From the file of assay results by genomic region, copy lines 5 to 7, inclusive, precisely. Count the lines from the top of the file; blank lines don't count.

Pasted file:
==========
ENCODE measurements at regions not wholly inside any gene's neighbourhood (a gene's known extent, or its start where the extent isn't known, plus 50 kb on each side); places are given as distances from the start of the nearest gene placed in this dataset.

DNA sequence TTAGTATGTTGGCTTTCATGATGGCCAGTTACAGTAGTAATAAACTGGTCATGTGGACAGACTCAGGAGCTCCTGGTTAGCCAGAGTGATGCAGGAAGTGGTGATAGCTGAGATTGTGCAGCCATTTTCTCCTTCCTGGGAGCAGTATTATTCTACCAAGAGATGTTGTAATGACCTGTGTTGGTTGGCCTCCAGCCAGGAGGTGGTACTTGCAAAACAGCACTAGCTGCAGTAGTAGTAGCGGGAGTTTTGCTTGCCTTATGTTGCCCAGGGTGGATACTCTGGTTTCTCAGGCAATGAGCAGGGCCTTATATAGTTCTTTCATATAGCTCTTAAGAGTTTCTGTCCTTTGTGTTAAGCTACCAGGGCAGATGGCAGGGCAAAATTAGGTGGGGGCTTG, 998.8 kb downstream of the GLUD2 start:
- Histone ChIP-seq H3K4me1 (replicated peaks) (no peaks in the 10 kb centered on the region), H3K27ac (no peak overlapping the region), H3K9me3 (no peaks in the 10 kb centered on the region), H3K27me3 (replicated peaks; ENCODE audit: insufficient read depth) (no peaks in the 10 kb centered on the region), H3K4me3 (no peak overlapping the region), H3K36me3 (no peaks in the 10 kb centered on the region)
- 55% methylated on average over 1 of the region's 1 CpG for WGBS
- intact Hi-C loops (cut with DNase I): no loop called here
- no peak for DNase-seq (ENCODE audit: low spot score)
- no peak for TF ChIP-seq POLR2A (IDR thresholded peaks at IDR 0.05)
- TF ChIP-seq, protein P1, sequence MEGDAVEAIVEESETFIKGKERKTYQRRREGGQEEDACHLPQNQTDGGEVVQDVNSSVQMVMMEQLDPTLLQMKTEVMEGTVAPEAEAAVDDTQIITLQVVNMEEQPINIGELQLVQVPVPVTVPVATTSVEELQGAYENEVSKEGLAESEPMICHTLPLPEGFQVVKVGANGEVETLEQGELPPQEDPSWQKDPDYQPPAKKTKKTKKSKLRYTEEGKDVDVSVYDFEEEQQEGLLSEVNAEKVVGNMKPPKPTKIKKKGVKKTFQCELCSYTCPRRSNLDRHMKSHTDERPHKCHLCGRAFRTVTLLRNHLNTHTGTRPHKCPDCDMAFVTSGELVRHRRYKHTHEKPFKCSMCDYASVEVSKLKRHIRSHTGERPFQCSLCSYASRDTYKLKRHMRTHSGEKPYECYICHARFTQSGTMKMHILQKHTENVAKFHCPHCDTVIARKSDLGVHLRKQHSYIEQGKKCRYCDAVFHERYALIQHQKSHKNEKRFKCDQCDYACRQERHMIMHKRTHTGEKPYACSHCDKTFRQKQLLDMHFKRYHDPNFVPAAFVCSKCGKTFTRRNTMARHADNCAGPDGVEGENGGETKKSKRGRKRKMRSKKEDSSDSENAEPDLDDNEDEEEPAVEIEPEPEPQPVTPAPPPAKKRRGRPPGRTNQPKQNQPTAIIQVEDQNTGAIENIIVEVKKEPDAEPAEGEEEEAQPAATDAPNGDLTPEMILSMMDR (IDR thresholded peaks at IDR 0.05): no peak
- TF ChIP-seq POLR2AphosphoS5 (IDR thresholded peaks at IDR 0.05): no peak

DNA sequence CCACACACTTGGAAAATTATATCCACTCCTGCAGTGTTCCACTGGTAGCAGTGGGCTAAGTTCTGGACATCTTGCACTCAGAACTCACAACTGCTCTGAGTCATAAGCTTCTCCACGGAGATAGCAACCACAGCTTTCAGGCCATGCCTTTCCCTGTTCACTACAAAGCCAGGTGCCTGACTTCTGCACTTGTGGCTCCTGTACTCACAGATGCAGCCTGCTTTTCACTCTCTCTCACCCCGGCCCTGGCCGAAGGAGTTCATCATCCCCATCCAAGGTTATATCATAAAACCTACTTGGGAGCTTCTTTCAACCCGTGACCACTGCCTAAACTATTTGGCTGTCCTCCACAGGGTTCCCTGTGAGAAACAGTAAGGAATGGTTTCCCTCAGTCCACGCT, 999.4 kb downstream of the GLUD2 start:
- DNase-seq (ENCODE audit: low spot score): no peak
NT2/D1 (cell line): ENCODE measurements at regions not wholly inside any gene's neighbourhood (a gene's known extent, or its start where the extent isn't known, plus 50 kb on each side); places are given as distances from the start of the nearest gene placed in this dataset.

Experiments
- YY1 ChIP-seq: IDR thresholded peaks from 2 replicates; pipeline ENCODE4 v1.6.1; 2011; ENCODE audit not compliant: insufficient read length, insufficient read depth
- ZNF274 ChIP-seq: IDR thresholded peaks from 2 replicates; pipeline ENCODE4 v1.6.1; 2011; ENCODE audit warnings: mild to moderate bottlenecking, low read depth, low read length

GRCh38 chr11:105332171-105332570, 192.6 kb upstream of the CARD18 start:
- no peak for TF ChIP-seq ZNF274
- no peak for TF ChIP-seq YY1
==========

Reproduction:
- intact Hi-C loops (cut with DNase I): no loop called here
- no peak for DNase-seq (ENCODE audit: low spot score)
- no peak for TF ChIP-seq POLR2A (IDR thresholded peaks at IDR 0.05)